Making Saints out of Sinners


Universe Column for September 28th 2003

By David Alton

Two stories appeared over the summer that produced diametrically opposed reactions in believers and non-believers. One involved the killing in prison of a former priest of the Boston diocese who had been a serial paedophile. The other involved the imprisonment of a former nun who as a head teacher in the Southwark diocese embezzled up to half a million pounds from her sixth form college.

For non-believers these stories were proof positive that Catholics are not just as bad as everyone else but that we’re worse – because we harrumph Christian values and patently fail to live up to our beliefs. That one had been a priest, and the other a nun, provided cynics with a satisfying and salacious bite. Never mind the countless men and women living holy and sacrificial lives.

For believers, the reaction to the same stories was one of acute sorrow and pain mixed with a sense of scandal and betrayal. It always heightens our emotions when the perpetrator is a man or woman who has taken religious vows – and we know the effect there will be on their victims.

Having to live with our own sin and vices makes us deeply aware of how easy it is to fall. So often we are defeated as the darkness in us overcomes the light.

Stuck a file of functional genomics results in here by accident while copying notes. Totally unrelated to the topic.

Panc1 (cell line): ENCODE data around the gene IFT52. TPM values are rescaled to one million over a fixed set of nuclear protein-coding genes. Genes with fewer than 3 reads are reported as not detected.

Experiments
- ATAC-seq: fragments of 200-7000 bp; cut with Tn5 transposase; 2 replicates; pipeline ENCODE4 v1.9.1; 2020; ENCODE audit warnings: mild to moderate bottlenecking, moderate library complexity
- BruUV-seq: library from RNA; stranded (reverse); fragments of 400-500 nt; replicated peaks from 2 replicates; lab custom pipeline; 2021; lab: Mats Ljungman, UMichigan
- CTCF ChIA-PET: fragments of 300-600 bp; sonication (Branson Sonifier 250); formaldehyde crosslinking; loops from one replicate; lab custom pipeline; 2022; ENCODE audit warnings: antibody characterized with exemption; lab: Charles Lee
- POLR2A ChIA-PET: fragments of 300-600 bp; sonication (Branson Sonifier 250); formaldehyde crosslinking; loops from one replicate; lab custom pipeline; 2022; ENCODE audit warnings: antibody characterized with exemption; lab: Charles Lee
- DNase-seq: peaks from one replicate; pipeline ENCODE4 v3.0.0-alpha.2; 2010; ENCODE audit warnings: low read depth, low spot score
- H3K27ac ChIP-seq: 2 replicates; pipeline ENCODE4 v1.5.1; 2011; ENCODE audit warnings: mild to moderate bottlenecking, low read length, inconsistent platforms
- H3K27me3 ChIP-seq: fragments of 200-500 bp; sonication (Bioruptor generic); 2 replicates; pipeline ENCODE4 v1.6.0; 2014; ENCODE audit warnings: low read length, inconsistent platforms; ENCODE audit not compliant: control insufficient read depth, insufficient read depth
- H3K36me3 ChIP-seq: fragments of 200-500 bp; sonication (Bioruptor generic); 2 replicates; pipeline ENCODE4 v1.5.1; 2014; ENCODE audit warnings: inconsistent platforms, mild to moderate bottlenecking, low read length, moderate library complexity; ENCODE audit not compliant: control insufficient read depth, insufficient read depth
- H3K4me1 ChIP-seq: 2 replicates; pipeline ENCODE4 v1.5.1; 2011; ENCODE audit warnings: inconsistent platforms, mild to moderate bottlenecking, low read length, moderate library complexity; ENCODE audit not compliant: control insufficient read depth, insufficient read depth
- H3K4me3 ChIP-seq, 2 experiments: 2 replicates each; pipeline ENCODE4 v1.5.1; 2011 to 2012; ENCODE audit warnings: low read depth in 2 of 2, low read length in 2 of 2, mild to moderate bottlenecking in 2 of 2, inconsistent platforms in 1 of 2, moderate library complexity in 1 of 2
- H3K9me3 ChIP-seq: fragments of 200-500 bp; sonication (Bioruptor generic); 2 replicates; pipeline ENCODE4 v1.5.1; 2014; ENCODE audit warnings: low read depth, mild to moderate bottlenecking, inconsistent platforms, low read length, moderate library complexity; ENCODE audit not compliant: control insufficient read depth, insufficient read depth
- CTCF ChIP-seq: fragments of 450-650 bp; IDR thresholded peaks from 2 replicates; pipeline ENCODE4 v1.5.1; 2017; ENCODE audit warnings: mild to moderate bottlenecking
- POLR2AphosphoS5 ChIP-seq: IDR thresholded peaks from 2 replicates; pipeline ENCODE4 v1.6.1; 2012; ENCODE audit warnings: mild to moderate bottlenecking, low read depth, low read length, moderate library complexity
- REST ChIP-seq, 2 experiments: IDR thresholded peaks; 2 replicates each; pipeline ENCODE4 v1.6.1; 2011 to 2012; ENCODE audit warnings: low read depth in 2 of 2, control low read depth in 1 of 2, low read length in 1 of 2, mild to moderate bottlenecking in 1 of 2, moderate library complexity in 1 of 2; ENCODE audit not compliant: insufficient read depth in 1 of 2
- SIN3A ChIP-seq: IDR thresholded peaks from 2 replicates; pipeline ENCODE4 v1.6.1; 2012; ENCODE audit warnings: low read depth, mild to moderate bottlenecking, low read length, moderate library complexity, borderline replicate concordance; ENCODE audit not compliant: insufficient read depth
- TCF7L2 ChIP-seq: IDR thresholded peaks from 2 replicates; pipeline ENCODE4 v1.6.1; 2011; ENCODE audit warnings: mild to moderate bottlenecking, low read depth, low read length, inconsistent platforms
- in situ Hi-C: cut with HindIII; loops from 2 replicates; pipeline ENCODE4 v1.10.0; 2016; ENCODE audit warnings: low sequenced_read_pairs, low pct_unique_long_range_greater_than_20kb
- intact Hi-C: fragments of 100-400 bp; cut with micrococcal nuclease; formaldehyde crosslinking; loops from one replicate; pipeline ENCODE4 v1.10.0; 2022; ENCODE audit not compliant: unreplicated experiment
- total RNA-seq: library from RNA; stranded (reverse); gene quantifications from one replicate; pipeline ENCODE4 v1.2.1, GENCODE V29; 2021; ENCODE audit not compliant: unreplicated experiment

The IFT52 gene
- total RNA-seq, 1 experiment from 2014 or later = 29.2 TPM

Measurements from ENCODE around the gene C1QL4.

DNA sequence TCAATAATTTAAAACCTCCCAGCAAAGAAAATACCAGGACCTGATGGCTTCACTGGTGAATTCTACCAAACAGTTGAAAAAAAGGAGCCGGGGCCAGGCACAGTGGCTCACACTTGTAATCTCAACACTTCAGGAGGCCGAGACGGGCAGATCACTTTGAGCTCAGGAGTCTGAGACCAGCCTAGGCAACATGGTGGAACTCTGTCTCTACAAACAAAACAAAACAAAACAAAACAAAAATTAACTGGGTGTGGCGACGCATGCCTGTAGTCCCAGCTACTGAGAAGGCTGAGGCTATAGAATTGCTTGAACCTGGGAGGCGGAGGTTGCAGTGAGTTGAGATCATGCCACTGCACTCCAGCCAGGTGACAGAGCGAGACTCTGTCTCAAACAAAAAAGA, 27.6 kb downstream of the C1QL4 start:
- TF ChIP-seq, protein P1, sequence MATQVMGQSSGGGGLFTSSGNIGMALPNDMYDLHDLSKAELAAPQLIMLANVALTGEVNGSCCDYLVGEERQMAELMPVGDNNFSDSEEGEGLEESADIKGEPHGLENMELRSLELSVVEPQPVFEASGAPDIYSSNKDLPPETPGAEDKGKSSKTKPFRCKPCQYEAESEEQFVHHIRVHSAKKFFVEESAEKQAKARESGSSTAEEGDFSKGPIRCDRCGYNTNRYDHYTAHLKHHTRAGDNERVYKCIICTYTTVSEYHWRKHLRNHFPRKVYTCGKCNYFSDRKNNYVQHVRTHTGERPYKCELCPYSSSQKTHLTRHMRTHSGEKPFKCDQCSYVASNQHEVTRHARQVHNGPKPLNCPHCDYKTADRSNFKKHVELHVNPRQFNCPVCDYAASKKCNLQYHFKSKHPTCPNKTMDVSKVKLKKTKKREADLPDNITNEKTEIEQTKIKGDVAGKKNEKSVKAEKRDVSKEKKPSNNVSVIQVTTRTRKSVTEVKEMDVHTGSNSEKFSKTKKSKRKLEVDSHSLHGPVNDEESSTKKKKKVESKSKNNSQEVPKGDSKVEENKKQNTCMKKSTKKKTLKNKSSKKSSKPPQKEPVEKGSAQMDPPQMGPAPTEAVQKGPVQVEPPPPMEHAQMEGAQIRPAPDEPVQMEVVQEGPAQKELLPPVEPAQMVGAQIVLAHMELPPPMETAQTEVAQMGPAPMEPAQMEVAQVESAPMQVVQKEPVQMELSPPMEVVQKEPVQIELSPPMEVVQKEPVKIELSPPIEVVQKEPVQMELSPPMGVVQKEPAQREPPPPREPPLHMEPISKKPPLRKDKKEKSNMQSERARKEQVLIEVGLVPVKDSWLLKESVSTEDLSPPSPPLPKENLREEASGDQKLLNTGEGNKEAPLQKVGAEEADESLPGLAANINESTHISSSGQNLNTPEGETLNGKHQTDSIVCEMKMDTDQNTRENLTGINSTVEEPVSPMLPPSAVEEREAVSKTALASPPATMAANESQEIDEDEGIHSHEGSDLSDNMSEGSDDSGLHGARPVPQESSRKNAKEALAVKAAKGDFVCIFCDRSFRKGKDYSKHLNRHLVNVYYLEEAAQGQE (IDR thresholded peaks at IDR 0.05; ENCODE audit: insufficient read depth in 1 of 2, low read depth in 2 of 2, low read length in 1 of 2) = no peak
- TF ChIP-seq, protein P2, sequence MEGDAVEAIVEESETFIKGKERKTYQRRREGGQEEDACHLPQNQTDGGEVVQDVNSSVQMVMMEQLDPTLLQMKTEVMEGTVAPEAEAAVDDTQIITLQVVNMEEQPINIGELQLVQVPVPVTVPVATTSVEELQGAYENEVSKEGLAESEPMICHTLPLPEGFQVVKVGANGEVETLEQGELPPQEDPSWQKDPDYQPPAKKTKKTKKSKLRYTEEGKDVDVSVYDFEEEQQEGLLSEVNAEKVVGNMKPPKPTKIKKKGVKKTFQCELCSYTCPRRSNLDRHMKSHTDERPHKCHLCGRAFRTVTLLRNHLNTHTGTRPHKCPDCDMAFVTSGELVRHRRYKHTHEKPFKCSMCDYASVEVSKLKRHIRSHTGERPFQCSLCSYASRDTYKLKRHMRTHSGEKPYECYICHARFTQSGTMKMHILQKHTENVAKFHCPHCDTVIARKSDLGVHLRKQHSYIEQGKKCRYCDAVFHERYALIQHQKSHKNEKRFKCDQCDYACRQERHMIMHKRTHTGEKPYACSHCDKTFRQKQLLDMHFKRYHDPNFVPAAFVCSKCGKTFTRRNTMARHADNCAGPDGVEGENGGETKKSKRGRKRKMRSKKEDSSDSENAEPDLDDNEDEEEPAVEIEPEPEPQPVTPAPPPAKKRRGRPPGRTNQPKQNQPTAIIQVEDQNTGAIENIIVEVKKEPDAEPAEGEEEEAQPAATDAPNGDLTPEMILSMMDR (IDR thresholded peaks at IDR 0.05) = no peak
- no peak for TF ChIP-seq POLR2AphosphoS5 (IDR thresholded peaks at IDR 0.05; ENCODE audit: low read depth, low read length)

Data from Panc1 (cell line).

Georges Bernanos – a devout Catholic who wrote in the 1920 and 30s – brilliantly described these onslaughts waged on each person’s spirit. In his classic “The Diary of a Country Priest”, M. Le Cure reveals – in his own words – “the very simple trivial secrets of a very ordinary kind of life.” He poignantly reminds us of the never-ending struggle for the soul of man between forces of good and evil.

That we self-evidently fail was not a reason for M. Le Cure or his flock to chuck in their hand. The worst consequence of the summer’s high profile news stories would be to deter men and women from entering the religious life; or if it led to a loss of nerve in pointing the non believer to the Truth.

M. Le Cure was only too aware of his own short-comings. His friend, M. Le Cure de Torcy teasingly tells him “His Grace must have been very hard up for priests to have given you the handling of a parish. Luckily a parish is solid enough – or you might break it.” Yet, M. Le Cure has a great gift for handling the spiritual and moral difficulties of his parishioners.

During August we celebrated the feast of the French priest, St. John Vianney, the Cure of Ars. He was not quick at his study and had great difficulty in being accepted for ordination. Yet he transformed the lives of his parishioners by his preaching, his sacrifice, his charity for all, his prayer – and his fame as a confessor brought reconciliation and healing into countless lives. Before his death in 1859 people were coming from all over the world to seek help in their spiritual lives.

A priest I know recently asked me whether St. John Vianney – or for that matter Bernanos’ fictitious country priest, St. Thomas, St. Paul, or, for that matter, St. Peter – would have got through the fashionable psycho-analysis, the bureaucratic structures or the isolation experienced in many of our seminaries – all there to weed out the unsuitable. Look at the lives of St. John Bosco or Fr. Damien – the leper priest – and ask whether men like these would get through our exacting procedures today.

The moral of the two summer stories is not that a former priest and a former nun were high profile failures. The moral of the story is that the line between being a saint or a sinner is easily crossed and that we need to do better in encouraging the one and in changing the other.